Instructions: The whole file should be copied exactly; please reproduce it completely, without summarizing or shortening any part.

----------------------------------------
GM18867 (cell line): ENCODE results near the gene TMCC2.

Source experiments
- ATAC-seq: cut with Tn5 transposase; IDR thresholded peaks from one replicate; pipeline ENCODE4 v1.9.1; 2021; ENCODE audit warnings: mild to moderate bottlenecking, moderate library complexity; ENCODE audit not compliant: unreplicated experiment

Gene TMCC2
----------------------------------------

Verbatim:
GM18867 (cell line): ENCODE results near the gene TMCC2.

Source experiments
- ATAC-seq: cut with Tn5 transposase; IDR thresholded peaks from one replicate; pipeline ENCODE4 v1.9.1; 2021; ENCODE audit warnings: mild to moderate bottlenecking, moderate library complexity; ENCODE audit not compliant: unreplicated experiment

Gene TMCC2